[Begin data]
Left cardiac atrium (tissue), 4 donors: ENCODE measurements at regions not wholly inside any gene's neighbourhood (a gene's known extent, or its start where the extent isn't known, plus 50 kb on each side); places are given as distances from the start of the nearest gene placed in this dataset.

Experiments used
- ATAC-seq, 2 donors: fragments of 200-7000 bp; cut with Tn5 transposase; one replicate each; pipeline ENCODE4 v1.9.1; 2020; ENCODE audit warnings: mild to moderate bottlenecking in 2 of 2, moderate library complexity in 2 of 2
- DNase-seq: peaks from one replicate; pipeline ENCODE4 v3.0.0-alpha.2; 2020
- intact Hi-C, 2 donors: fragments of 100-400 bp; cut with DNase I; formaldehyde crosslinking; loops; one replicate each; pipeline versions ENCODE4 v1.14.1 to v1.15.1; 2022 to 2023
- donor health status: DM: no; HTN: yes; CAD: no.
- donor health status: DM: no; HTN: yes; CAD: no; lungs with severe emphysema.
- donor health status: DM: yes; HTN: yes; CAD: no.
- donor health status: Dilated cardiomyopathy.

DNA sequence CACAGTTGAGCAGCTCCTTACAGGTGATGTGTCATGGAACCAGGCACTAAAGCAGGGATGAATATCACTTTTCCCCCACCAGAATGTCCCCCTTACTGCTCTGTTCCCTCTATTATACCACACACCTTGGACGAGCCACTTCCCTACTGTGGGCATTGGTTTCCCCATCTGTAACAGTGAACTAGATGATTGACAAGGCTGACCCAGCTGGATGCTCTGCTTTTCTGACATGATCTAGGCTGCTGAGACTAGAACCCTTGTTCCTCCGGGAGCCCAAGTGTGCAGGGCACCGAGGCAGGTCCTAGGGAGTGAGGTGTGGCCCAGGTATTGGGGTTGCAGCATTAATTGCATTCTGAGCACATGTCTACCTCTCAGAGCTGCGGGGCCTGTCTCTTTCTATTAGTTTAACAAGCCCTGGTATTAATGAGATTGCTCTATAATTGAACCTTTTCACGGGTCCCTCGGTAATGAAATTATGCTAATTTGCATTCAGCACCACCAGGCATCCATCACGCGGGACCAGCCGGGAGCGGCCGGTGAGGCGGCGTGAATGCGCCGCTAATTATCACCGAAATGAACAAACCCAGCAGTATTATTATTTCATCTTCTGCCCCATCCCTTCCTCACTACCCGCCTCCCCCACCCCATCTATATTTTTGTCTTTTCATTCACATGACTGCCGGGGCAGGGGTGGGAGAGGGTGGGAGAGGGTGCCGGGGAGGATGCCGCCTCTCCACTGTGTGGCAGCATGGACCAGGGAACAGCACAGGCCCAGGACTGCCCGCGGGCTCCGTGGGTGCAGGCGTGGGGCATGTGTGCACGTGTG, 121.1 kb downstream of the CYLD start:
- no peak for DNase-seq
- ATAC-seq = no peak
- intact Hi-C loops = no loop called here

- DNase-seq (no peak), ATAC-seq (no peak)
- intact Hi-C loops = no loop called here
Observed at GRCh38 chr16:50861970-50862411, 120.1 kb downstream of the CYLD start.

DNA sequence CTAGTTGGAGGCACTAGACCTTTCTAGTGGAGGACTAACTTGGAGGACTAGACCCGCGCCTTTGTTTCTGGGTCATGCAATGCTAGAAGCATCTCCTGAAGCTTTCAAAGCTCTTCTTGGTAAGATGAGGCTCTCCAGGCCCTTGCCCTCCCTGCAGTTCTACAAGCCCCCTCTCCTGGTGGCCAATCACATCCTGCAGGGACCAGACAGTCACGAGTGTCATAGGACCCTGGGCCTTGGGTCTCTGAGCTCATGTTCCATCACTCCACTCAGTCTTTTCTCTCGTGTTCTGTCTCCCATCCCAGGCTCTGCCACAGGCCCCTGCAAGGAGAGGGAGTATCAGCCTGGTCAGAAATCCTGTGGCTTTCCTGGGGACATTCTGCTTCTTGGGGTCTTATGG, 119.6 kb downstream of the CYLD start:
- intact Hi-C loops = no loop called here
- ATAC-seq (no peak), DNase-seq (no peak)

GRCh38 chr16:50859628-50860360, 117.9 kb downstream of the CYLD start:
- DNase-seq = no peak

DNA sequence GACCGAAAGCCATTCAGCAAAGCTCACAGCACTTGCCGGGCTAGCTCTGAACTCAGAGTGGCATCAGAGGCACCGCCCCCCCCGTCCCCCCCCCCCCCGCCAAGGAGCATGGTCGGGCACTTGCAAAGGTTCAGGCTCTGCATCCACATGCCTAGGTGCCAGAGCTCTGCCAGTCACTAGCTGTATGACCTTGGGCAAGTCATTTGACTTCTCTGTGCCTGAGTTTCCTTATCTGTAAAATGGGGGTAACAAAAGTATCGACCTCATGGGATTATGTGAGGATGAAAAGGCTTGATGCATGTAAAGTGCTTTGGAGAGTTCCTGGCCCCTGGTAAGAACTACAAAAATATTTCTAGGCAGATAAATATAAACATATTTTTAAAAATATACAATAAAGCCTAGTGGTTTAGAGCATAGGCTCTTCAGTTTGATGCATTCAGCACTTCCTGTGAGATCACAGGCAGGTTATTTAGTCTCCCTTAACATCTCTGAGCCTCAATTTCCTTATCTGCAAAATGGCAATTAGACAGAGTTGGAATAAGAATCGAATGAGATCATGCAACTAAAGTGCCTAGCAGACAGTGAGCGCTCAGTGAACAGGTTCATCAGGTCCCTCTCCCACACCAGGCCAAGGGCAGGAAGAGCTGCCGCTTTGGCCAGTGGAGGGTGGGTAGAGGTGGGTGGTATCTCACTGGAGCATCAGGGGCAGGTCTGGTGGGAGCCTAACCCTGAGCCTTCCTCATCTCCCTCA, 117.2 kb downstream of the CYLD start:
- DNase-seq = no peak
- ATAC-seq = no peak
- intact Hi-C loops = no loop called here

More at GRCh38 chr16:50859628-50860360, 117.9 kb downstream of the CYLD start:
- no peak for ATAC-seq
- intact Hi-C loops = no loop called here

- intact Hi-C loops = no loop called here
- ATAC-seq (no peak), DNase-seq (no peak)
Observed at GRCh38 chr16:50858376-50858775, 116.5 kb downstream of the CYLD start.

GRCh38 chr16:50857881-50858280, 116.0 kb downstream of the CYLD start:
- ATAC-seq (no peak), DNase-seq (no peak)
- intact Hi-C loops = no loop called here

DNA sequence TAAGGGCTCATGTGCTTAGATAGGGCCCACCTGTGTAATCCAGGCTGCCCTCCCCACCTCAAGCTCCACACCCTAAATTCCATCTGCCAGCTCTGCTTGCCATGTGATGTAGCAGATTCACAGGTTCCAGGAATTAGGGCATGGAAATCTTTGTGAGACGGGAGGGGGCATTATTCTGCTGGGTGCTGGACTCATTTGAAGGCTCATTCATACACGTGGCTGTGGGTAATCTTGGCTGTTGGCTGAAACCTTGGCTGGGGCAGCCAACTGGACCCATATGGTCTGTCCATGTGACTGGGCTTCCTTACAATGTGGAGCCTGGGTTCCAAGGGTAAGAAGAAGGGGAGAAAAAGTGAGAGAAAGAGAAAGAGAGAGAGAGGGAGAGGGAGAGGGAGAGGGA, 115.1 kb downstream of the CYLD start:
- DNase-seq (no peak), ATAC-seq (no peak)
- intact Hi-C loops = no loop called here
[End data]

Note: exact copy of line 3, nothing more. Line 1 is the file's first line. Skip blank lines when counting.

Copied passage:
- ATAC-seq, 2 donors: fragments of 200-7000 bp; cut with Tn5 transposase; one replicate each; pipeline ENCODE4 v1.9.1; 2020; ENCODE audit warnings: mild to moderate bottlenecking in 2 of 2, moderate library complexity in 2 of 2